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Macbeths state of mind in Act 2 scene 1.

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Introduction

When Macbeth is talking to Banquo he is pretending to be really casual and not worried about anything. He is trying to look like he is not worried about anything: "I think not of them." This is a lie because he thinks about the three witches all the time. If he told Banquo that he thought about them a lot then Banquo might be even more suspicious than he already is, he is being cautious. Even though Macbeth is acting calm, inside his head there are lots of things going on. He is thinking about the murder that he is about to commit. He is extremely nervous and when Banquo goes he can express his feelings. ...read more.

Middle

He is confused because he is wondering why he cannot touch the dagger as well as see it. He starts to compare it to his own dagger: " In form as palpable As this which now I draw." He starts to relate what is happening to the dagger that is similar to the murder that he is about to commit: "Thou marshall'st me the way that I was going, And such an instrument I was to use." He is trying to sort everything out in his head. He is getting even more confused now: "Mine eyes are made fools o'th'other senses, Or else worth all the rest." ...read more.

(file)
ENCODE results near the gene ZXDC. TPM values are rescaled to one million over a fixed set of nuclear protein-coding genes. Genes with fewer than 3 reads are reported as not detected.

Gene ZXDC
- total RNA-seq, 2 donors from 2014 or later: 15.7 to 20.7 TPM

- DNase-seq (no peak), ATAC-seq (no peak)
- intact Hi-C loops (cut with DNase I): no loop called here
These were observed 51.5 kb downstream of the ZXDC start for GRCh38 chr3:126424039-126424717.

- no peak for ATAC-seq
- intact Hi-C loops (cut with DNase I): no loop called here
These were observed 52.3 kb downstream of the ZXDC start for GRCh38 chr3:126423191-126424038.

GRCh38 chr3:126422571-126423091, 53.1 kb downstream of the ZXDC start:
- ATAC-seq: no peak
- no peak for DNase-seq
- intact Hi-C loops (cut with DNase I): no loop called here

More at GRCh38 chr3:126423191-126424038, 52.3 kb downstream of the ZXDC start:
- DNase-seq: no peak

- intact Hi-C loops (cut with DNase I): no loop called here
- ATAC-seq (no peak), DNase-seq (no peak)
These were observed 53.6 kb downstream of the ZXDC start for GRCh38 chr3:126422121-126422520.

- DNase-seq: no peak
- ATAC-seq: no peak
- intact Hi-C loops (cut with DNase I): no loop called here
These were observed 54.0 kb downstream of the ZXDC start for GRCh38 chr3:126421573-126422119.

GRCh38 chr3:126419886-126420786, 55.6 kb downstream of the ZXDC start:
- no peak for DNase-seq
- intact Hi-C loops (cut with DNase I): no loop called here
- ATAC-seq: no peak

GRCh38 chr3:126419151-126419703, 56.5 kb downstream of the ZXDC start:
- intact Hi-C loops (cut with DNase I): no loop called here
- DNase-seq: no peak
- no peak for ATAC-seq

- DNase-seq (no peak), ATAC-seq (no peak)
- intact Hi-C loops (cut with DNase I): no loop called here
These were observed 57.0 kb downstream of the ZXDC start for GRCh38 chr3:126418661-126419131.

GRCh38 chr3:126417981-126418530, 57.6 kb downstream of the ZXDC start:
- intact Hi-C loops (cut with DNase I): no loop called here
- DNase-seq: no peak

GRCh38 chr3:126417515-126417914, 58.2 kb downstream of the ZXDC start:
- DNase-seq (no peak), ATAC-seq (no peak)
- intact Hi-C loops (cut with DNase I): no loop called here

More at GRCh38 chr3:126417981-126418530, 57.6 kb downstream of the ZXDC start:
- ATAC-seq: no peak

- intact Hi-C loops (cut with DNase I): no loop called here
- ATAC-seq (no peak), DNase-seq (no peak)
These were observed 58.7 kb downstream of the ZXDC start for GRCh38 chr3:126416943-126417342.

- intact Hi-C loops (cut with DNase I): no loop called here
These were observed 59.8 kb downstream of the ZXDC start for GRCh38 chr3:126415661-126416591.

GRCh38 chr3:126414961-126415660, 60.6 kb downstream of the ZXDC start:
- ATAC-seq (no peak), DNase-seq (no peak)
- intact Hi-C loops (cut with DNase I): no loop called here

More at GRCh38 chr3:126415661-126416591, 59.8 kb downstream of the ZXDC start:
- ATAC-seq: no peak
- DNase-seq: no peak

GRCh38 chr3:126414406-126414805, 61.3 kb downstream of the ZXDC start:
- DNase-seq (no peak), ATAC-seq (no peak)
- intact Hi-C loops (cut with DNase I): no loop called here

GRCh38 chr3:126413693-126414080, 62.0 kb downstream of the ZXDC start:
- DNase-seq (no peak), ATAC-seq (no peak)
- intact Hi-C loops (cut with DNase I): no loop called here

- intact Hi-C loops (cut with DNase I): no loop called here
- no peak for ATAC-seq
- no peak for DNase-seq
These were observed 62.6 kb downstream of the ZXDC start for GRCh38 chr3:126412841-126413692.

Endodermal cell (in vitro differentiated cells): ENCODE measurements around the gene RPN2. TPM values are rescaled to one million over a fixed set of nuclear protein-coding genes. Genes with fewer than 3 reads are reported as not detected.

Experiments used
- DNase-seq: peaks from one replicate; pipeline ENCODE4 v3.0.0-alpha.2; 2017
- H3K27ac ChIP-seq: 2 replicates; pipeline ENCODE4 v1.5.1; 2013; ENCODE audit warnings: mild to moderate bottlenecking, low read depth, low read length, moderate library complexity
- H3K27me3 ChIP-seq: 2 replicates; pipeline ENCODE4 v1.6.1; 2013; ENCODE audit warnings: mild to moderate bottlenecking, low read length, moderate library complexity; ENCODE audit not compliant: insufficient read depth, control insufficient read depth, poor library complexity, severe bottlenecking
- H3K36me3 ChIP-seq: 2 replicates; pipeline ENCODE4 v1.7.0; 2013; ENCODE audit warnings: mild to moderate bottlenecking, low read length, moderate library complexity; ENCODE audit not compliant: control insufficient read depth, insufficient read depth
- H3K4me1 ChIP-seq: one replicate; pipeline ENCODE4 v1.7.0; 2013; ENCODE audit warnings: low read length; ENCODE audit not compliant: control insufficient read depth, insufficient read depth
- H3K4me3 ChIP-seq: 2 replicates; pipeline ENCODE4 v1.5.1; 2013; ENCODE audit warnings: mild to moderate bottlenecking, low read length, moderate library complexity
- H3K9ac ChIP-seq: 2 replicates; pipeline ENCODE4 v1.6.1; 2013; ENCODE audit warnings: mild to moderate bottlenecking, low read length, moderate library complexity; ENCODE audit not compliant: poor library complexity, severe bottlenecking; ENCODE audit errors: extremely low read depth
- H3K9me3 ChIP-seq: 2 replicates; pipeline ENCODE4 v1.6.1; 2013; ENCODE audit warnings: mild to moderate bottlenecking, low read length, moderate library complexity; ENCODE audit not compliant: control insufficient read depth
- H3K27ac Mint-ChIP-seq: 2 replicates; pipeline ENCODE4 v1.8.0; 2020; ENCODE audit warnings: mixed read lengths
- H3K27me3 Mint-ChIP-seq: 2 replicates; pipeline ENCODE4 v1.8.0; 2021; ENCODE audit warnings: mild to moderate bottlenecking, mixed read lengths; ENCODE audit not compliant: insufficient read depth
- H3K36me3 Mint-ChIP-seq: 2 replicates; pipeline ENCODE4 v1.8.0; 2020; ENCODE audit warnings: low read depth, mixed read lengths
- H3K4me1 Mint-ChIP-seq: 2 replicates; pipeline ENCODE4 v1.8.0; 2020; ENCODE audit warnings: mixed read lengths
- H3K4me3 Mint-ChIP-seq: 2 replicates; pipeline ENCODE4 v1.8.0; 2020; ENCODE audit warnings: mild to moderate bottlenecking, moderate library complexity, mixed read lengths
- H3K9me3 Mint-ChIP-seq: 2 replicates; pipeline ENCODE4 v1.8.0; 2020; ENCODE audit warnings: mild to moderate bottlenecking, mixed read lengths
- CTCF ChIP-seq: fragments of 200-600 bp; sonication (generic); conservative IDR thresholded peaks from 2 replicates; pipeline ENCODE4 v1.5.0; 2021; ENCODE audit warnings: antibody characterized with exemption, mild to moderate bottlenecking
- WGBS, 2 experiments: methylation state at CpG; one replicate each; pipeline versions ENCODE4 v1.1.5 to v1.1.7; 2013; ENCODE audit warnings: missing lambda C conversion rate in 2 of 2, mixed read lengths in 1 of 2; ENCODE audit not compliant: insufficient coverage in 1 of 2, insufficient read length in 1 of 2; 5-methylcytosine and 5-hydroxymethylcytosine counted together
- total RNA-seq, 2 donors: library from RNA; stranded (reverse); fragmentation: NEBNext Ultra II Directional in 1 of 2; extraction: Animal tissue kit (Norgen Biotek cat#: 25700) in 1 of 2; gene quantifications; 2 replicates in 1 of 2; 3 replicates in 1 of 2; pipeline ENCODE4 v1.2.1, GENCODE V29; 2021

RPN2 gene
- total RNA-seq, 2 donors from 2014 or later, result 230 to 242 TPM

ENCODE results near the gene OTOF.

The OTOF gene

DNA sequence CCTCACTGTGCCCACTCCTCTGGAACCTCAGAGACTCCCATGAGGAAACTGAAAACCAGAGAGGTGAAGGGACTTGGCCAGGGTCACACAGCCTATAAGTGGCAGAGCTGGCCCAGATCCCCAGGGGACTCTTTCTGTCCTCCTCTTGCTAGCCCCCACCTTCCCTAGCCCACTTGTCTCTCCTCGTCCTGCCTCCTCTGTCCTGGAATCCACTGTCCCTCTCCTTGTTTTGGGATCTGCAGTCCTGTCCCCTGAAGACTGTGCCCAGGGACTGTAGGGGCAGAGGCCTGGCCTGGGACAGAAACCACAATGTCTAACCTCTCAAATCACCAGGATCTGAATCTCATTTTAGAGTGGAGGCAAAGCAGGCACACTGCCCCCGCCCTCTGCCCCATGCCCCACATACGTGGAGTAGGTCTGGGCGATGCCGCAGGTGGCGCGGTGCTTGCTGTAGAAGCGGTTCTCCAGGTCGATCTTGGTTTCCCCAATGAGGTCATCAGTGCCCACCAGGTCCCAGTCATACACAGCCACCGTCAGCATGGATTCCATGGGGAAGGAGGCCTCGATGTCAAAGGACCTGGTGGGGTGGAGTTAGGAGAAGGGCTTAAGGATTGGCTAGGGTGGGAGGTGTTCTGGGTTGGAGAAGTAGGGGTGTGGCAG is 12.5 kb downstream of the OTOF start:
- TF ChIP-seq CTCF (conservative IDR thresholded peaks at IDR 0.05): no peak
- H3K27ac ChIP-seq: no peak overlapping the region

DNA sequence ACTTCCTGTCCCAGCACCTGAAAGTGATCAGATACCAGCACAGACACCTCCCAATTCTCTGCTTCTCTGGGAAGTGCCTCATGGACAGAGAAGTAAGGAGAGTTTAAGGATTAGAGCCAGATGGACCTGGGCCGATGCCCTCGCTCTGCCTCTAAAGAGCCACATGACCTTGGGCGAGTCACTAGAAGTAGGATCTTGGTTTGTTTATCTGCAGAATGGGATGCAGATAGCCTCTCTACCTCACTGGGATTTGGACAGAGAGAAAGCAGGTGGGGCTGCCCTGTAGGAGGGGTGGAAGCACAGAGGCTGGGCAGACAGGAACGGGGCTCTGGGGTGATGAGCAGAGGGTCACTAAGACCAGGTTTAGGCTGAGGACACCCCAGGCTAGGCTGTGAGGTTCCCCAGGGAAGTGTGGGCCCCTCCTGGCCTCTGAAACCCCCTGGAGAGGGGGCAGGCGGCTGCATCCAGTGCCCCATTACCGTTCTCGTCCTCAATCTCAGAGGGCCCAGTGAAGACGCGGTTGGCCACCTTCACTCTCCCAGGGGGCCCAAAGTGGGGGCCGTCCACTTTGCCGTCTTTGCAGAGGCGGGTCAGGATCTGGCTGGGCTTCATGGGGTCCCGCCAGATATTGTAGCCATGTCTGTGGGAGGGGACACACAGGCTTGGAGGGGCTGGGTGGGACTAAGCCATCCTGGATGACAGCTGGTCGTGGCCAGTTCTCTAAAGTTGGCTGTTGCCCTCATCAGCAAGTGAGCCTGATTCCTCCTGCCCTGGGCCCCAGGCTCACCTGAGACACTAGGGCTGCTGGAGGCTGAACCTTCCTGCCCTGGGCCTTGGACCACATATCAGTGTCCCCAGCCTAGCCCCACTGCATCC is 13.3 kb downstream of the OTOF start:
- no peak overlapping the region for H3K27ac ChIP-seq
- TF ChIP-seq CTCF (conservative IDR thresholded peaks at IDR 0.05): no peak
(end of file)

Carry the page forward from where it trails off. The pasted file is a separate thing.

Conclusion

He starts to be aware that this murder has got to be done skilfully: " Hear not my steps, which way they walk, for fear Thy very stones prate of my whereabout." He realises people might be able to hear his footsteps, he is a bit worried but then pulls himself together: " Whiles I threat he lives; Words to the heat of deeds too cold breath gives." Macbeth decides that Duncan is not going to die if he just talks about the murder. Actions speak louder than words. He is prepared to commit the murder now because sooner is better than later. Then he is ready to do the deed: "Hear it not Duncan, for it is a knell That summons thee to heaven or to hell." Then Macbeth goes to commit the murder. ...read more.

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